Sunday, March 23, 2008

"Glorious Hope" Has Risen Today

From the March 22 edition of The Globe and Mail:

That triumphal barnburner of an Easter hymn, Jesus Christ Has Risen Today – Hallelujah, this morning will rock the walls of Toronto's West Hill United Church as it will in most Christian churches across the country.

But at West Hill on the faith's holiest day, it will be done with a huge difference. The words “Jesus Christ” will be excised from what the congregation sings and replaced with “Glorious hope.”

Thus, it will be hope that is declared to be resurrected – an expression of renewal of optimism and the human spirit – but not Jesus, contrary to Christianity's central tenet about the return to life on Easter morning of the crucified divine son of God.

Sounds like a good reason to roll back over in bed and sleep in on Sunday mornings to me.

Read it all.


tenn55 said...

No joke--not just on Easter. That Ms. Vosper has written a book entitled "With or Without God: Why the Way We Live is More Important than What We Believe" I guess tells us why they edited the hymn!
I believe the idea is that grace begets works.

Bryan+ said...

In my reading of the New Testament, the notion that grace begets (or empowers) works is central. What Ms. Vosper is up to, however, throws the baby out with the bathwater.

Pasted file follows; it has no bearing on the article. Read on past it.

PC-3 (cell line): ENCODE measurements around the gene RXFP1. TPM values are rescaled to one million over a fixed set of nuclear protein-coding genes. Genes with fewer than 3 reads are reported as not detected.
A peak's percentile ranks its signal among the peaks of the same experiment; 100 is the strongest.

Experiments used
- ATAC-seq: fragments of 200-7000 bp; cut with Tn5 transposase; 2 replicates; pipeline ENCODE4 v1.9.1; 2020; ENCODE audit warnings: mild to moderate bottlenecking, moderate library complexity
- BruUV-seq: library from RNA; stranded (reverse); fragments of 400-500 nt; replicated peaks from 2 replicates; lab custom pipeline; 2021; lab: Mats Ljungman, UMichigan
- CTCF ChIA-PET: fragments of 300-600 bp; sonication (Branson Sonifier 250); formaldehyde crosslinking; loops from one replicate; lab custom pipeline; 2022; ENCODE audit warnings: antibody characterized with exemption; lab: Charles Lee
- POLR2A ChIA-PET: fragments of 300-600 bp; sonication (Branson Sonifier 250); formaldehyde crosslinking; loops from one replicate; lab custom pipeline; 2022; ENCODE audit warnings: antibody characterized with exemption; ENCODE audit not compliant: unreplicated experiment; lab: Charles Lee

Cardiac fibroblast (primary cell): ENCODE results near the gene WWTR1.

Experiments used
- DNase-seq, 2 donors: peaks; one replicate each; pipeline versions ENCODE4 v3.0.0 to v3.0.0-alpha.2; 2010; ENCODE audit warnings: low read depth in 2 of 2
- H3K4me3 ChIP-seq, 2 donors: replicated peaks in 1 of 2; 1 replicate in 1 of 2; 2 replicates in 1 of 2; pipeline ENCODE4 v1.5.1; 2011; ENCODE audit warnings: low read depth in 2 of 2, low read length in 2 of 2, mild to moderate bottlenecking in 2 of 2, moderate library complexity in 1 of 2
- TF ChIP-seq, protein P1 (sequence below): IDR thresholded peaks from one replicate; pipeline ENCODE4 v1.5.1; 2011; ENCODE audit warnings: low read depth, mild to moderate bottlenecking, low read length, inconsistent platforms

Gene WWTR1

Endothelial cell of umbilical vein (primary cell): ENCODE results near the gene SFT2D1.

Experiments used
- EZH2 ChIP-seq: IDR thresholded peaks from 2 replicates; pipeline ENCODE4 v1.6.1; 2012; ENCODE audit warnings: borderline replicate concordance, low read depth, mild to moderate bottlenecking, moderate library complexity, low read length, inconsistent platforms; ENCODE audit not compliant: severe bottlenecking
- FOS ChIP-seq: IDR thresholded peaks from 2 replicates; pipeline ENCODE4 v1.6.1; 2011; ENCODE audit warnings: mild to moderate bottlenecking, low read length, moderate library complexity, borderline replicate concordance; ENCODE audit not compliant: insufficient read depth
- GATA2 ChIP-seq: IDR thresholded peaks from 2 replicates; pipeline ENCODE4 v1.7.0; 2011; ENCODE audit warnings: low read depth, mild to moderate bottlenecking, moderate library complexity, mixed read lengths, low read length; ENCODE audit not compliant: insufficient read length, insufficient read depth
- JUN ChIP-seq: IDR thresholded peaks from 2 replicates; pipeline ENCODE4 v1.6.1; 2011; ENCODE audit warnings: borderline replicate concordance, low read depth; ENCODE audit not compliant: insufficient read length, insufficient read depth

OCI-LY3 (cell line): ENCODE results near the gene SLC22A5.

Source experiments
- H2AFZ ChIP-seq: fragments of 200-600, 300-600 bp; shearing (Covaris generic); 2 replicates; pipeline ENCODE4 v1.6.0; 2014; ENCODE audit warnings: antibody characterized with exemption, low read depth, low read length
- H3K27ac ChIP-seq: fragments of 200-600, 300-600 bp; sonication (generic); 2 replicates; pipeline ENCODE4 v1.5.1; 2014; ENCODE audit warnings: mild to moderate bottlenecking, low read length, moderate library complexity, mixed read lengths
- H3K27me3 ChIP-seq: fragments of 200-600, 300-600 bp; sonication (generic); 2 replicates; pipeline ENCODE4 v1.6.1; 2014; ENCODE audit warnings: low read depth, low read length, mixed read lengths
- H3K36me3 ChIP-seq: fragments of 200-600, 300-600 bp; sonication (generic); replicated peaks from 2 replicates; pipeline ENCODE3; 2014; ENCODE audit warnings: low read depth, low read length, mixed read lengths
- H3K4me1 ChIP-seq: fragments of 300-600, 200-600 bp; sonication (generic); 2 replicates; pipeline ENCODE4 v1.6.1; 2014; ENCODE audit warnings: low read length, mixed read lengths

That's why I don't buy the false opposition of 'living versus believing' in the subtitle of her book. What we believe shapes how we live. And how we live provides evidence of what we truly believe.

Greg Griffith said...


What was that your dean's aunt said about the Eucharist being a symbol?


Bryan+ said...

Happy Easter Greg!

Please say more about the comment you're referencing. I'm in the dark on this one ...

Greg Griffith said...

As you know, Ed O'Connor's aunt was the writer Flannery O'Connor. About the Eucharist, she once described this encounter:

"I was once, five or six years ago, taken by some friends to have dinner with Mary McCarthy and her husband, Mr. Broadwater. (She just wrote that book, A Charmed Life.) She departed the Church at the age of 15 and is a Big Intellectual. We went at eight and at one, I hadn't opened my mouth once, there being nothing for me in such company to say.... Having me there was like having a dog present who had been trained to say a few words but overcome with inadequacy had forgotten them.

Well, toward morning the conversation turned on the Eucharist, which I, being the Catholic, was obviously supposed to defend. Mrs. Broadwater said when she was a child and received the host, she thought of it as the Holy Ghost, He being the most portable person of the Trinity; now she thought of it as a symbol and implied that it was a pretty good one. I then said, in a very shaky voice, Well, if it's a symbol, to hell with it.

That was all the defense I was capable of but I realize now that this is all I will ever be able to say about it, outside of a story, except that it is the center of existence for me; all the rest of life is expendable."

Bryan+ said...

Ah, yes, I've seen that quote from Flannery O'Connor before, but it's been a very long time. Does she hit the nail on the head or what?!

Minor factual correction: she's Edward's father's first cousin, not his aunt.